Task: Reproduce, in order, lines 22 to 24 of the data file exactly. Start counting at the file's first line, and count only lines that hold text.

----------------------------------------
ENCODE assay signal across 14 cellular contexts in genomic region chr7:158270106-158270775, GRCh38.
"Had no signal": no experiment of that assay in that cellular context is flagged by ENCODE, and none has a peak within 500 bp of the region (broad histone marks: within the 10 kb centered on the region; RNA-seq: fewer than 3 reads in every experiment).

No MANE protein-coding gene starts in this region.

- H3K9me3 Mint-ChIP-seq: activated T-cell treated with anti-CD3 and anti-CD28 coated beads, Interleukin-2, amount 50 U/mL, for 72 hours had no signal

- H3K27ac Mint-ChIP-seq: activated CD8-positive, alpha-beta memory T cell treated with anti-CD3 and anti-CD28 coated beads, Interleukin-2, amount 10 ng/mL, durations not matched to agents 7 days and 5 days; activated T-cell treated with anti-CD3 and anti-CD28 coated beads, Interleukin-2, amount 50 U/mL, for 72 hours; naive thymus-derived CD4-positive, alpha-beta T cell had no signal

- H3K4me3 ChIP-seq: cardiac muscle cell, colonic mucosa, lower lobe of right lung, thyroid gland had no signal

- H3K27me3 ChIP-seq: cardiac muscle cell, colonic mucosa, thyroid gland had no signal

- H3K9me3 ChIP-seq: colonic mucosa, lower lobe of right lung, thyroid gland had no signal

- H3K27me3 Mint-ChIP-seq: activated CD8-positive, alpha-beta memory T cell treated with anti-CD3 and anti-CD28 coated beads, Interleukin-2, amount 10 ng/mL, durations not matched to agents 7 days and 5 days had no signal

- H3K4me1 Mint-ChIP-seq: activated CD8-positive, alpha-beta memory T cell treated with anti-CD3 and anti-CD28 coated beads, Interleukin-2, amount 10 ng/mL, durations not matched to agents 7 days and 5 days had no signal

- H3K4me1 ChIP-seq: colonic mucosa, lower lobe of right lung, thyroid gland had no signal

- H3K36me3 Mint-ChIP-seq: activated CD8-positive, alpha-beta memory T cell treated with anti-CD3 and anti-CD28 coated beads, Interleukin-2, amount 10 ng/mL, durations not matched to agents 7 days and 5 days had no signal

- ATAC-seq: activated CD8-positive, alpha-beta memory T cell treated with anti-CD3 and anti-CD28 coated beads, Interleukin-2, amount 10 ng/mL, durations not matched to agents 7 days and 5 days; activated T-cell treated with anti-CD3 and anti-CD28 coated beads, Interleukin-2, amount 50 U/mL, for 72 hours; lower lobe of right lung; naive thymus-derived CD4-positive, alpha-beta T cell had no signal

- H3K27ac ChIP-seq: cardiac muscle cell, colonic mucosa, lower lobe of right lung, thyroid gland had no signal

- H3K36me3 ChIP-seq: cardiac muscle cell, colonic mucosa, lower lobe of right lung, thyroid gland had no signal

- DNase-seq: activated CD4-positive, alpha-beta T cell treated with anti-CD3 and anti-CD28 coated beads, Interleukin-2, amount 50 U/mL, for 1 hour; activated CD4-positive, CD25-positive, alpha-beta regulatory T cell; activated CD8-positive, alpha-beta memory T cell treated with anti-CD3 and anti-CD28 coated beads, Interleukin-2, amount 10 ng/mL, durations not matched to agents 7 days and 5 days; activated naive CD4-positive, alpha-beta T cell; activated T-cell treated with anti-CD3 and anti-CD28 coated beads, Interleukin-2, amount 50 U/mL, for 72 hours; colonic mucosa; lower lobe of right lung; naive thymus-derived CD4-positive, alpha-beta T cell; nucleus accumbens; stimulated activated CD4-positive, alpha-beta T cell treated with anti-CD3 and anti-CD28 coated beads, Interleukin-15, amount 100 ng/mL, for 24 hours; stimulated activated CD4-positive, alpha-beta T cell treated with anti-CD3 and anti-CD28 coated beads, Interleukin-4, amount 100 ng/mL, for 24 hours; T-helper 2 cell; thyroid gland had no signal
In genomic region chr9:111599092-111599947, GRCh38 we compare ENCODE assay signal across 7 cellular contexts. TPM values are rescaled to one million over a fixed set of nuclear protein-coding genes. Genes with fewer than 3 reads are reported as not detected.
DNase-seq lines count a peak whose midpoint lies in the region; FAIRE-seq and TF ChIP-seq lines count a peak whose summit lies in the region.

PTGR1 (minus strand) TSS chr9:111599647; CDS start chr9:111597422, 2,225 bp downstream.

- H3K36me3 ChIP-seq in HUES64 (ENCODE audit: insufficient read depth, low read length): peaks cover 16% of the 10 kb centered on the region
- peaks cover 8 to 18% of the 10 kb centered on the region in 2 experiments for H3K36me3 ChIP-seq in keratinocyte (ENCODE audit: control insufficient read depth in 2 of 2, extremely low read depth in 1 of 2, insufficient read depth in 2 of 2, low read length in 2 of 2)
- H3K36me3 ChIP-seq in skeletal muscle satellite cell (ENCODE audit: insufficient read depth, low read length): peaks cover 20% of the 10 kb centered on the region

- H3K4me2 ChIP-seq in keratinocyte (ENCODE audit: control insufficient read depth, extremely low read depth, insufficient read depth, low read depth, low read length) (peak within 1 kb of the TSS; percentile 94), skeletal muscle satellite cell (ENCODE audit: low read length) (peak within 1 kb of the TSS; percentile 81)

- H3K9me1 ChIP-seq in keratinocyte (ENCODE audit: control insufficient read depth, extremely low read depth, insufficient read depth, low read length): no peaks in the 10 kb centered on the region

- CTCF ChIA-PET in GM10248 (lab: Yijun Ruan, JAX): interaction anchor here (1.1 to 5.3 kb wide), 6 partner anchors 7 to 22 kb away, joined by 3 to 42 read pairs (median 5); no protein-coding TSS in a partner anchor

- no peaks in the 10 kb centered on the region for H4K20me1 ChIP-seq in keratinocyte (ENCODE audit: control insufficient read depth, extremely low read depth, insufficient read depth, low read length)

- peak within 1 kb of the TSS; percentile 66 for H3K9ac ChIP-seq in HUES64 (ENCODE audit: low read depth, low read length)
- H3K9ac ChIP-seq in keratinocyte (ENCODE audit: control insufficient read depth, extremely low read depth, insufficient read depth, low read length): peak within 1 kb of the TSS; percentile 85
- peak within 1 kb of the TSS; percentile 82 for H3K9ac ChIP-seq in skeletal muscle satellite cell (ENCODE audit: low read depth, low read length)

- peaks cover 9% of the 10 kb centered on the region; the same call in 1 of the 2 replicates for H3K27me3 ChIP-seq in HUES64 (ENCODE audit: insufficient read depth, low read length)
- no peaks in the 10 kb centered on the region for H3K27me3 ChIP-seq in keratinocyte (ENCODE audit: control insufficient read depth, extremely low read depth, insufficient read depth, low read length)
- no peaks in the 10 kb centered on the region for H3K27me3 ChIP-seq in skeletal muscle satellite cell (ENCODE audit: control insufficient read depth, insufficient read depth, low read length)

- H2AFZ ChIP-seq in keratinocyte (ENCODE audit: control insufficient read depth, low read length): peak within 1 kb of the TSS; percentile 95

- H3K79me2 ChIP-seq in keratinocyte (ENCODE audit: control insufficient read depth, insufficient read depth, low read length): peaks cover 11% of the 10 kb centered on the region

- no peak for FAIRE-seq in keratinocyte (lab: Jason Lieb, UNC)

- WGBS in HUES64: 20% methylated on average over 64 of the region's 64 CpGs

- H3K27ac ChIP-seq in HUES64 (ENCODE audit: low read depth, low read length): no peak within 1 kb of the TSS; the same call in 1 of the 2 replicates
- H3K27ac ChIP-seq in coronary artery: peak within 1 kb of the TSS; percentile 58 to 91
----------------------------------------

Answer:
- H3K36me3 ChIP-seq in skeletal muscle satellite cell (ENCODE audit: insufficient read depth, low read length): peaks cover 20% of the 10 kb centered on the region

- H3K4me2 ChIP-seq in keratinocyte (ENCODE audit: control insufficient read depth, extremely low read depth, insufficient read depth, low read depth, low read length) (peak within 1 kb of the TSS; percentile 94), skeletal muscle satellite cell (ENCODE audit: low read length) (peak within 1 kb of the TSS; percentile 81)

- H3K9me1 ChIP-seq in keratinocyte (ENCODE audit: control insufficient read depth, extremely low read depth, insufficient read depth, low read length): no peaks in the 10 kb centered on the region